The anatomy of appetite
What actually is appetite? And why do some people become severely obese while others are able to maintain a stable weight without effort? Jennifer Trent Staves talks to two researchers in the field to digest the topic
Eat to live: it sounds simple. The digestive system runs from the mouth, down the oesophagus to our stomach and intestines, where food is absorbed for energy or the waste material passed.
But a look around at the various body shapes, different palates and increasing waistlines of the global population implies that something much more subtle is at work. According to World Health Organization (WHO) figures, globally in 2014 more than 1.9 billion adults (39 per cent) were overweight and more than 600 million (13 per cent) were obese, with 41 million children under the age of 5 being overweight or obese too. And, WHO fears, these figures are likely to increase in future, as while the problem is concentrated in high-income countries, low- and middle-income countries are beginning to experience the crisis as well.
“We have a sophisticated system for controlling our appetite and our weight,” explains Dr Sadaf Farooqi, Wellcome Trust Senior Clinical Fellow at the University of Cambridge, “and appetite is really the body’s system for what we eat and how we eat. What we prefer to eat.”
This sophisticated system involves not only the gut but also the brain and is influenced by our genetic make-up and environment. The way in which these parts work, separately and together, and how to optimise them for an ideal appetite is the focus of intense research by Farooqi and other researchers.
The gut is at the core of understanding appetite, as the image of a full belly after a meal attests. The stomach, pancreas and intestines are key players, secreting hormones to tell you to eat more or less. When you are hungry, your stomach will produce ghrelin, a hormone that encourages you to eat more. Or, once you’ve eaten enough, the pancreas will secrete insulin, which tells your body to eat less. These are just two of the potent cocktail of hormones that, in theory, tailor our appetite.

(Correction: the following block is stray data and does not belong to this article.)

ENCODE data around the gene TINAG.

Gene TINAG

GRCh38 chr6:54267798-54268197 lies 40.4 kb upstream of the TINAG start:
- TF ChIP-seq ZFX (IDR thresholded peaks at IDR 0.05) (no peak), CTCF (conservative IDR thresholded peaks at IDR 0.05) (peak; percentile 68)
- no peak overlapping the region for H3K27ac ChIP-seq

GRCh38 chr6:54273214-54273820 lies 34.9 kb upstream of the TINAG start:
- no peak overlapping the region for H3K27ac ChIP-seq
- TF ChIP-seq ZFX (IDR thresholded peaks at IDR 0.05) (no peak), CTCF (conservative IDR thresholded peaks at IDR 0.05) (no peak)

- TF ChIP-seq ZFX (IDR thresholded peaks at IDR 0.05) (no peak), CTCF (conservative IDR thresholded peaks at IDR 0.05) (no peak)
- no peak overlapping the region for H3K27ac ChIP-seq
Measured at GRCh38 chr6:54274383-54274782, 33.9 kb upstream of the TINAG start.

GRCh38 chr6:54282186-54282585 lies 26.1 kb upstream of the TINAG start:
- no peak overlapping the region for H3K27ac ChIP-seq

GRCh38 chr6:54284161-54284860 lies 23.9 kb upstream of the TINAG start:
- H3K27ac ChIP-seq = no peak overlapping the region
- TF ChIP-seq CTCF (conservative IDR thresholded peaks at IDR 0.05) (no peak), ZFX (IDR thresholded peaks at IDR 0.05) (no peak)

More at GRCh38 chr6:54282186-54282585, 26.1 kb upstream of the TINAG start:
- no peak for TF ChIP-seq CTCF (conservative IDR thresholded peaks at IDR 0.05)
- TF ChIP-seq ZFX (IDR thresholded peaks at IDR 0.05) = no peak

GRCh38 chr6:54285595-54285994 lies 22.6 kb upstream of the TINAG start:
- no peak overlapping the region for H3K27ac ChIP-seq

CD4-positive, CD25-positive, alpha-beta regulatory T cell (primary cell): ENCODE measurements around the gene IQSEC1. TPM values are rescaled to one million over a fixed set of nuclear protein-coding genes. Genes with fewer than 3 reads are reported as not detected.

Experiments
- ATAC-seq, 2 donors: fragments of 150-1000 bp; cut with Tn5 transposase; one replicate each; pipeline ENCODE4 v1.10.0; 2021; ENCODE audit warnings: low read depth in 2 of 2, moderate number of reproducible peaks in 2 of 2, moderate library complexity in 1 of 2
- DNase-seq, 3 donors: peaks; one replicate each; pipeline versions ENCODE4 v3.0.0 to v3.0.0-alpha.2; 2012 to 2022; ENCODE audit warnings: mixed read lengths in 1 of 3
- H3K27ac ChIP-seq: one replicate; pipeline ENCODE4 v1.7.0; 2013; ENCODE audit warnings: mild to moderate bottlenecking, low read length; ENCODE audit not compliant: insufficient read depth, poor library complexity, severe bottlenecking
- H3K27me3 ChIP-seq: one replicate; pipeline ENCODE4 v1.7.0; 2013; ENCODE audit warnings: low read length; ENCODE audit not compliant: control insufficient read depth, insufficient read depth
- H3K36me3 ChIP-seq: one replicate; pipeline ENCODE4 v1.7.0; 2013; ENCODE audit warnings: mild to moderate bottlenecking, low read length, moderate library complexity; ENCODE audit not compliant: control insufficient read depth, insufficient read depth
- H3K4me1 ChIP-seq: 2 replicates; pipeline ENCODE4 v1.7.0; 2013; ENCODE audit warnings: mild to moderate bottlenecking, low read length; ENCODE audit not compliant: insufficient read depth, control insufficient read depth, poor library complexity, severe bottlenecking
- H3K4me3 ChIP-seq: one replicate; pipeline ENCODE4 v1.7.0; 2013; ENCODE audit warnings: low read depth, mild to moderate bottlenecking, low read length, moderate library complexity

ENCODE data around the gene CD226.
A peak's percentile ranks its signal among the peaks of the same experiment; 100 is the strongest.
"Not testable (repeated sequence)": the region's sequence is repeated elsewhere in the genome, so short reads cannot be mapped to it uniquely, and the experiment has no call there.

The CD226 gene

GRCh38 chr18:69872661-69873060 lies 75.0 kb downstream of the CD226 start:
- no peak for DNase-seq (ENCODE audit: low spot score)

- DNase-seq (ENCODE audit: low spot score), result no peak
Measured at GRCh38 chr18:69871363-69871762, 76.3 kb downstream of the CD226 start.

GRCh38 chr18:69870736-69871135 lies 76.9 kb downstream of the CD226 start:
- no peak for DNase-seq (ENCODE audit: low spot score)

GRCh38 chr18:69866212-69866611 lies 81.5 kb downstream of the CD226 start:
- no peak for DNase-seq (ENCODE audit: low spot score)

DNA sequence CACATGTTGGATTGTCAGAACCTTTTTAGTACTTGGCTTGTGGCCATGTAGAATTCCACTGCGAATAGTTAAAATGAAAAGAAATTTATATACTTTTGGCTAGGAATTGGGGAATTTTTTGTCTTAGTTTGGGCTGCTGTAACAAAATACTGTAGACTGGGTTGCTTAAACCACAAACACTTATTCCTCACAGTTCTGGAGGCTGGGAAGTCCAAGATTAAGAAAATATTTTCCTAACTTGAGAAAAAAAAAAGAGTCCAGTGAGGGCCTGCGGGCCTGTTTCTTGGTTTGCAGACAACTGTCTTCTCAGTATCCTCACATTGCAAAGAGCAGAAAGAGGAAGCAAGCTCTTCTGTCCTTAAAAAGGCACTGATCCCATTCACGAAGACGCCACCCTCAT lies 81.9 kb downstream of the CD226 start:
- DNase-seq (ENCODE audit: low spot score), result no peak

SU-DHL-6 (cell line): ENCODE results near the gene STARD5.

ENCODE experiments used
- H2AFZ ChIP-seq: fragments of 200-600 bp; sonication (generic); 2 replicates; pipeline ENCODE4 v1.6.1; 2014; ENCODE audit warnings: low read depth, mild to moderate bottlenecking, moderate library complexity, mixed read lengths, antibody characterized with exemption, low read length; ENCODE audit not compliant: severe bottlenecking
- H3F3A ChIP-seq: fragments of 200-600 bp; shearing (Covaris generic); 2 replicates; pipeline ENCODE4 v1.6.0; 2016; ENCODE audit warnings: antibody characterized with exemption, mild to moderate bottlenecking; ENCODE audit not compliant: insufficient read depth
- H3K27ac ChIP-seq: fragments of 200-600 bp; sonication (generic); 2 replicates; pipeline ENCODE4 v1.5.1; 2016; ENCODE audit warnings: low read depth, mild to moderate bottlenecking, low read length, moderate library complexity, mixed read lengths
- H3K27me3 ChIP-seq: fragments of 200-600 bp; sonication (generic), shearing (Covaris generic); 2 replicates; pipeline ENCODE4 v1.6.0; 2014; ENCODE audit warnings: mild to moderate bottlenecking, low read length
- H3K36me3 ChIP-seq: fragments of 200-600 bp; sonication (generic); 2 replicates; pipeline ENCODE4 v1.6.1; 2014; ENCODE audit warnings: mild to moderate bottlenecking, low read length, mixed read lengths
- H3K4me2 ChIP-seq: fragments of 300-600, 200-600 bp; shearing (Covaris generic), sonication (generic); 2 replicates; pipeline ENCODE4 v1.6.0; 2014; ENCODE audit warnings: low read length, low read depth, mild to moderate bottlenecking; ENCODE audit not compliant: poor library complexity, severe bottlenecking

The concept of being full – or satiated – is an important one in appetite research. “Satiety is actually lack of appetite and follows eating,” says Professor Steve Bloom of Hammersmith Hospital, Imperial College London. He has been one of the first recipients of Wellcome’s Seeding Drug Discovery awards, which focus on finding molecules that can be developed into drugs.
“In our research, having found that there were specific hormones which switched off appetite, we wanted to make them useful for controlling appetite in people who are trying to control their weight,” he explains.
Using these hormones to help reduce appetite is the focus of Bloom and his research team’s work: “When you see people suffering from obesity, really trying to lose weight, suffering from nasty diseases that are a consequence of being overweight, you want to help them.”